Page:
Further Development of the Technology

Research is being carried out to increase the useful life of the system for producers in rural areas, and to develop economical variations of this technology that can be used commercially.

Information Sources


Everaldo Rocha Porto, Empresa Brasileira de Pesquisa Agropecuária (EMBRAPA), Centro de Pesquisa Agropecuaria do Trópico Semi-Arido (CPATSA), BR-428 km 152, Zona Rural, Caixa Postal 23, 56300-000 Petrolina, PE, Brasil. Tel. (55-81)862-1711. Fax (55-81)862-1744. E-mail: erporto@cpatsa.embrapa.br.

Aderaldo de Souza Silva, Empresa Brasileira de Pesquisa Agropecuaria (EMBRAPA), Centro Nacional de Pesquisa, Monitoramento e Avaliação do Impacto Ambiental (CNPMA), Rodovia SP-340 km 127.5, Tanquinho Velho, Caixa Postal 69,13820-000 Jaguariuna, Sao Paulo, Brasil. Tel. (55-198)67-5633. Fax (55-198)67-5225. Telex (55-19)2655.

Luiza Teixeira de Lima Brito, Empresa Brasileira de Pesquisa Agropecuaria (EMBRAPA), Centro de Pesquisa Agropecuaria do Tropico Semi-Arido (CPATSA), BR-428 km 152, Zona Rural, Caixa Postal 23, 56300-000 Petrolina, PE, Brasil. Tel. (55-81)862-1711. Fax (55-81)862-1744. E-mail: luizatlb@cpatsa.embrapa.br.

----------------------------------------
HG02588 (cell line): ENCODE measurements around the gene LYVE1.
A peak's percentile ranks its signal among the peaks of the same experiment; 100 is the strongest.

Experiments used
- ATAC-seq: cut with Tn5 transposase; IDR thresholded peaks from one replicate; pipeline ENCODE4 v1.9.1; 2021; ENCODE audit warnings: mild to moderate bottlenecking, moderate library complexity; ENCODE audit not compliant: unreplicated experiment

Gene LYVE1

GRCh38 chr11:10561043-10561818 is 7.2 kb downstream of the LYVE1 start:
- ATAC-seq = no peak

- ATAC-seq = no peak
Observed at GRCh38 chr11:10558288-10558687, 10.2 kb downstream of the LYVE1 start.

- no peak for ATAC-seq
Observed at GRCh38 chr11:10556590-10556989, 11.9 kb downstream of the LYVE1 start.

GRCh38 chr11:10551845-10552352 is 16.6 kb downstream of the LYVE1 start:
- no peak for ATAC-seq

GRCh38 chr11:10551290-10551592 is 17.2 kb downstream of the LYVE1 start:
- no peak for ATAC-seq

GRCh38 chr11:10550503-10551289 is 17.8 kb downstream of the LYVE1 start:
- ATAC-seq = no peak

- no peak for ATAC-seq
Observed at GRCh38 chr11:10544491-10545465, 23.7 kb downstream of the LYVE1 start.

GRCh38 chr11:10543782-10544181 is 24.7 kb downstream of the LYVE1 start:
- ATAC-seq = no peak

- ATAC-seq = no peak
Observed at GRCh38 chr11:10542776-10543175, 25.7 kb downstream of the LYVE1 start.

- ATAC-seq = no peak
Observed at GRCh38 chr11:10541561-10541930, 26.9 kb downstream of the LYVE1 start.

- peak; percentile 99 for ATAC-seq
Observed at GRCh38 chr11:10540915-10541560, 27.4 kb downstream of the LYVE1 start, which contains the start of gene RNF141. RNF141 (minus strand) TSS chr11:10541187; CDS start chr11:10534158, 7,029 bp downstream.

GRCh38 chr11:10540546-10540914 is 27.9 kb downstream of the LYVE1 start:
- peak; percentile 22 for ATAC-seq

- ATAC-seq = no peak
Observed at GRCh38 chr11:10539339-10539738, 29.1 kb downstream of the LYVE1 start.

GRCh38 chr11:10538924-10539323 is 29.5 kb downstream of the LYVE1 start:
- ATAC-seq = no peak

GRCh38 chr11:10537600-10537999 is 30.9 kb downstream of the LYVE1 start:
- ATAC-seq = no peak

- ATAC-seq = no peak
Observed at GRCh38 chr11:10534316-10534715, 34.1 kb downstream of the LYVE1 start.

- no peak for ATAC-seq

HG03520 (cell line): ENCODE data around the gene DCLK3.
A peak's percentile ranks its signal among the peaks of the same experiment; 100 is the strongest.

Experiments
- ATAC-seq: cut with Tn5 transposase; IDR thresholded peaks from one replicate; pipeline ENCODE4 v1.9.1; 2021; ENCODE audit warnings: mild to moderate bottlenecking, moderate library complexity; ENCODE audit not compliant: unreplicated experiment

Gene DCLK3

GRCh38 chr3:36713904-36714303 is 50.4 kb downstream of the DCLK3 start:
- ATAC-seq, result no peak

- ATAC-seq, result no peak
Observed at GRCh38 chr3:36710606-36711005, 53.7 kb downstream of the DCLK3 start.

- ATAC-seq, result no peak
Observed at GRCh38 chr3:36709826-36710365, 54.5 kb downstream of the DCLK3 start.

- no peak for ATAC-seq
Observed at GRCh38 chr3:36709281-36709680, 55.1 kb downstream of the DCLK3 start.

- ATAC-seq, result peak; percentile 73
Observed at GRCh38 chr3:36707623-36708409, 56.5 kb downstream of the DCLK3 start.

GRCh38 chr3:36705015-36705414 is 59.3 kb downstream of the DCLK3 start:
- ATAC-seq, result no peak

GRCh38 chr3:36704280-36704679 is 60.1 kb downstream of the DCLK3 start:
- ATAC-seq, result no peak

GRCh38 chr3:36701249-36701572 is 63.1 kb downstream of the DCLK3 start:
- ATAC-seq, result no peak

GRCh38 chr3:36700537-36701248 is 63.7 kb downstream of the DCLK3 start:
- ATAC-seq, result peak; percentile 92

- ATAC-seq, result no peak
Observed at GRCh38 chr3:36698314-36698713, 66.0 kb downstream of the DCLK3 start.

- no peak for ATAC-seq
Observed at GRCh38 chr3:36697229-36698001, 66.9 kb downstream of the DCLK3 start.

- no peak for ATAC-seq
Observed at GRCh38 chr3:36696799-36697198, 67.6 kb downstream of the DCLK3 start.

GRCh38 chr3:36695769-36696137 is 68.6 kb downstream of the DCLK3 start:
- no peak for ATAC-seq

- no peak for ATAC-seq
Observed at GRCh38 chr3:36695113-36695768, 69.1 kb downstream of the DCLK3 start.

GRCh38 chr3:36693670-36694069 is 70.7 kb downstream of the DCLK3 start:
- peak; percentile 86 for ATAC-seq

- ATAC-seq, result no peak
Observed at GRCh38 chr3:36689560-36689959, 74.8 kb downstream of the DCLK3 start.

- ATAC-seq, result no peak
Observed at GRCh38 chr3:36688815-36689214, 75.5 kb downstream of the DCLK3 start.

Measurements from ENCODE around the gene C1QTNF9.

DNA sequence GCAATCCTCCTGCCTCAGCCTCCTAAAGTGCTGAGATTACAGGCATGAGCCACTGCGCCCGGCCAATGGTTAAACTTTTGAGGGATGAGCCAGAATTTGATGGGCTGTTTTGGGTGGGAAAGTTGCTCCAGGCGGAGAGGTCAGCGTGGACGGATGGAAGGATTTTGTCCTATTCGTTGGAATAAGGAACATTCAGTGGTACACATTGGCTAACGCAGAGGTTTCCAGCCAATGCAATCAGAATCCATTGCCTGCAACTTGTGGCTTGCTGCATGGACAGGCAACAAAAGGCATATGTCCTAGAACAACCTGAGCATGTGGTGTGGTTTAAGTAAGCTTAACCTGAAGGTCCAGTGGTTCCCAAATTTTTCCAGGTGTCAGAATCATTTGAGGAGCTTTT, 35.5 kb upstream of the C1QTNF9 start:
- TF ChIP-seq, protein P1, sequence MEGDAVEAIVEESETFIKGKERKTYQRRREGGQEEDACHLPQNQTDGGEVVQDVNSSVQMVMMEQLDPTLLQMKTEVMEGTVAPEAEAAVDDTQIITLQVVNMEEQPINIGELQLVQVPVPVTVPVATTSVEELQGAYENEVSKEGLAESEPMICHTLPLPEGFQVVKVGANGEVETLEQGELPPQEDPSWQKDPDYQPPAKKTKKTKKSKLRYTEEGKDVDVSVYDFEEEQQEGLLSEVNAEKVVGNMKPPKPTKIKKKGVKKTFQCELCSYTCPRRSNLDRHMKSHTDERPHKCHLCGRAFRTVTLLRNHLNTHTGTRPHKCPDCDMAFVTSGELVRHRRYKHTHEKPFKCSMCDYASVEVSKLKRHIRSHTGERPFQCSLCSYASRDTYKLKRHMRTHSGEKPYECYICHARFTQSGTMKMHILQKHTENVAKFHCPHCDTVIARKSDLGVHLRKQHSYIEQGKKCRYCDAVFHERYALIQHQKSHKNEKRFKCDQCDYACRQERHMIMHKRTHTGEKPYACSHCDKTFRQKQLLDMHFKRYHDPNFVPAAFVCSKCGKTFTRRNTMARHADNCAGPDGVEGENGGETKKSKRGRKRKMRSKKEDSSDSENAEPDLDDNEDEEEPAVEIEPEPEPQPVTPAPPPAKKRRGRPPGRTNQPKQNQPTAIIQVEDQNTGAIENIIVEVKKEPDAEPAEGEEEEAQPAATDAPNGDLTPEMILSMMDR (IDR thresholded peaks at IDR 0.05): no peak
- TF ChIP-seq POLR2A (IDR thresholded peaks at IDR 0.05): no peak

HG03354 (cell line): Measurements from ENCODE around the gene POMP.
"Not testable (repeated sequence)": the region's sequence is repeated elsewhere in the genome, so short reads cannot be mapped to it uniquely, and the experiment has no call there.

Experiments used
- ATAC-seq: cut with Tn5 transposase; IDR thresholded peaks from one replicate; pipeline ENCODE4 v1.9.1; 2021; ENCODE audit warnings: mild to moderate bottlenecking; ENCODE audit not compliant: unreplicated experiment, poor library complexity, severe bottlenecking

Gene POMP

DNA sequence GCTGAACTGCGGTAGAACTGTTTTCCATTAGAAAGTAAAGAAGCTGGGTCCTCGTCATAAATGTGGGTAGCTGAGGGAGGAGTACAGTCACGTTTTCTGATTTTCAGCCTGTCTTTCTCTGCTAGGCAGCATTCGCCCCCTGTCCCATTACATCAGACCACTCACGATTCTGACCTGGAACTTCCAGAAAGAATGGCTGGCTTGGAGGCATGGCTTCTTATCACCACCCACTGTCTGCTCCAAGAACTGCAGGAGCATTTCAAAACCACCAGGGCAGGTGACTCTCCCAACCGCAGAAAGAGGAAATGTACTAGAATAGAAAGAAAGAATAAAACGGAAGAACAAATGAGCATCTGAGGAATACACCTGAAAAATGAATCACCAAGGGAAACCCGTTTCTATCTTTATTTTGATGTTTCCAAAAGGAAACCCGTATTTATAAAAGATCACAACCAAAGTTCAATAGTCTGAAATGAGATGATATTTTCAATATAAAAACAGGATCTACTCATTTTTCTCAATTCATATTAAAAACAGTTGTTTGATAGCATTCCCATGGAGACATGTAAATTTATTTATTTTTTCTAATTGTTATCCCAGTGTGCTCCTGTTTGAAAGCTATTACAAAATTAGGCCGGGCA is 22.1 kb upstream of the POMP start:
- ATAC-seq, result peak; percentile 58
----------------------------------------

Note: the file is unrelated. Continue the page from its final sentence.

Díaz Santos, Ebis. 1977. Determinación de la Evapotranspiración en Trigo Mediante Riego por Succión. Chapingo, México, Colegio de Postgraduados de Chapingo.

Modal, R.C. 1978. "Pitcher Farming is Economical," World Crops, 30(3), p. 124.

Silva, A. de S., and A.A. Magalhães. 1978. Efeito da Irrigação Mínima na Produtividade de Milho e Eficiência no Uso de Água. Petrolina, PE, Brasil, EMBRAPA-CPATSA.

Silva, A. de S. and E.R. Porto. 1982. Utilização e Conservação dos Recursos Hídricos em Áreas Rurais do Trópico Semi-árido do Brasil, Petrolina, PE, Brasil, EMBRAPA-CPATSA. (Documentos, 14)

Silva, D.A. da, A. de S. Silva, and H.R. Gheyi. 1981. "Irrigação por Cápsulas Porosas. III: Avaliação Técnica do Método por Pressão Hidrostática." In Pequena Irrigação para o Trópico Semi-Arido: Vazantes e Cápsulas Porosas. Petrolina, PE, Brasil, EMBRAPA-CPATSA. pp. 20-42. (Boletim de Pesquisa, 3)